Privacy breaches and theft of data
What is data privacy breach?
- A data breach is an incident where information is stolen or taken from a system without the knowledge or authorization of the system’s owner. A small company or large organization may suffer a data breach.
- A privacy breach occurs when someone accesses information without permission. It starts with a security breach — penetrating a protected computer network — and ends with the exposure or theft of data. That data may include personally identifiable information such as your name, address, Social Security number, and credit card details.
What are your privacy risks?
- Privacy relates to any rights you have to control your personal information and how that information is used. Your information is in a lot of places. That includes government agencies, health care organizations, financial institutions, social network platforms, computer-app makers, and many other places.
- Your information has value. That’s why cybercriminals often target organizations where they can harvest personal data. They can use it to commit crimes like identity theft or sell it on the dark web.
- Another similarity between privacy breaches and data breaches? There’s not much you can do to prevent them. The security of your information is in someone else’s hands. Even so, there are things you can do to help protect yourself.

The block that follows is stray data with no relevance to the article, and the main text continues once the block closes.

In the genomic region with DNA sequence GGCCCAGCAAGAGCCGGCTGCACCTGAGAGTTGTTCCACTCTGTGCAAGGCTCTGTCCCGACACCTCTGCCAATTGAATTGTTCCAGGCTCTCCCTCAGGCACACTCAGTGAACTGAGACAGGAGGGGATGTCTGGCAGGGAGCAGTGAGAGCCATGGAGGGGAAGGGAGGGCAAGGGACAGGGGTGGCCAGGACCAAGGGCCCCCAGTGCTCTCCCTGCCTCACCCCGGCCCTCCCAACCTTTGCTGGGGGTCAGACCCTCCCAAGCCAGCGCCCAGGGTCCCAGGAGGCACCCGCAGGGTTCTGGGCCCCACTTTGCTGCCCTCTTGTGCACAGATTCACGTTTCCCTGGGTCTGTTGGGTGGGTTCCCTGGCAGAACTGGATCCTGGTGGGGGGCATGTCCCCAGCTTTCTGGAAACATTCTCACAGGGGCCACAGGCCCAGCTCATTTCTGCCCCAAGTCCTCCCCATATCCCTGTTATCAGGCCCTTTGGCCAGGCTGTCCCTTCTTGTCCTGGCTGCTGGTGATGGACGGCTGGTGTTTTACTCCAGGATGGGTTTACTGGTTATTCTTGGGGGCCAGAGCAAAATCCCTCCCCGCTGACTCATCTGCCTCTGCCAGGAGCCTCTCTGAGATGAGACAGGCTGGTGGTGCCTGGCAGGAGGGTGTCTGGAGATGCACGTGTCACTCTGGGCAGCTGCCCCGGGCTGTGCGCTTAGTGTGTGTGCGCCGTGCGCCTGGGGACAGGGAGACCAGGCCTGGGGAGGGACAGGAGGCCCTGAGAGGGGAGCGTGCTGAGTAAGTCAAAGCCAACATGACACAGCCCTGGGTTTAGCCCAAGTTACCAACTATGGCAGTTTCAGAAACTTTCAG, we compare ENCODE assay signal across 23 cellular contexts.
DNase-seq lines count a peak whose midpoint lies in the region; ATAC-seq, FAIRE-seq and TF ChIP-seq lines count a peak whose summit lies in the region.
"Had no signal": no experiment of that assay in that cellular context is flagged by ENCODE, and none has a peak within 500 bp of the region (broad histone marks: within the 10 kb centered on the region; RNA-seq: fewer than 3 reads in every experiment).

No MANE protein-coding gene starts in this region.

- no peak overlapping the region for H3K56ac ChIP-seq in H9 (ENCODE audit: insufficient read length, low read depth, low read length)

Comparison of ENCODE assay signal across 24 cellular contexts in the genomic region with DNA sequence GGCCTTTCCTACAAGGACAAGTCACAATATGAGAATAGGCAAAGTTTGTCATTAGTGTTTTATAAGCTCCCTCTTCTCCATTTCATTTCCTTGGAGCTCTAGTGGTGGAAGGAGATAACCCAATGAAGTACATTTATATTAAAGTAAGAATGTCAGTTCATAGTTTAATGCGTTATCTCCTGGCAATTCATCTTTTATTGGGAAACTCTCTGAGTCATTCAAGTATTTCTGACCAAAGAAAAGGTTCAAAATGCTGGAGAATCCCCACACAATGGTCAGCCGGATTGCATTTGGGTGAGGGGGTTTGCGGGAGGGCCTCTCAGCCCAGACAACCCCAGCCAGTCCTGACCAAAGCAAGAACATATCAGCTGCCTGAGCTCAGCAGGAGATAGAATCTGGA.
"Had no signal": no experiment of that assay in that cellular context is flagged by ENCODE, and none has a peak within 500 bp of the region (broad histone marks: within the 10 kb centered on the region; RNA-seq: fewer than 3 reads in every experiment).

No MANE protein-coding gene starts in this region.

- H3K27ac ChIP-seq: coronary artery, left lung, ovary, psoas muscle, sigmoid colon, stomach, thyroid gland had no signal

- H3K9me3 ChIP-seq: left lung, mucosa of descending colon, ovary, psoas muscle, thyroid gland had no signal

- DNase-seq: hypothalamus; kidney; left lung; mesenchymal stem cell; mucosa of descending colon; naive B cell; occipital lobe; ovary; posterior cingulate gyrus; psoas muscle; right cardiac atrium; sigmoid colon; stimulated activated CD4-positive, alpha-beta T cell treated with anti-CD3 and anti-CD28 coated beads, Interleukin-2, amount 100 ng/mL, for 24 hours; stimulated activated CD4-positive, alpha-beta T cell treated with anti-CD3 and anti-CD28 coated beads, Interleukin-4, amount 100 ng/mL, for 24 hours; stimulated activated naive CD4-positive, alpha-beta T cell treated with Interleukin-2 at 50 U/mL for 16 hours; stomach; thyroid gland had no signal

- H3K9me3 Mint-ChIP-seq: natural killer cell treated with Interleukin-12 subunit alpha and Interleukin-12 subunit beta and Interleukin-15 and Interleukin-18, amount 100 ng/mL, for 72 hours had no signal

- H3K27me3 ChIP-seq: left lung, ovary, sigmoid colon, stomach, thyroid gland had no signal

Video: The Dangers of a Data Breach – https://www.youtube.com/watch?v=0kK902-ZvNM
How to prevent a data breach?
- Create complex passwords. Use different ones for each account, and change your passwords if a company you’ve recently interacted with gets hacked.
- Use multi-factor authentication when available. This allows access only after two or more pieces of evidence are presented—usually a password and a code that is sent to the user by phone, text or email during login.
- Shop with a credit card. You may have less liability for fraudulent credit card charges.
- Watch for fraud. If you receive a notice about the data breach, call the company to confirm that it’s legitimate, using a number you know to be valid rather than a number that may be listed on the notice.
- Guard against identity theft. Globally, 65% of data breaches result in identity theft, making it the most common outcome. If you become an identity theft victim, contact each credit card company to set up fraud alerts and freeze your accounts. Then get in touch with your local Social Security office for next steps.
- Set up account alerts. You may be able to receive notifications of suspicious purchases or those that exceed a certain dollar amount. This may give you a heads-up that you’ve been hacked.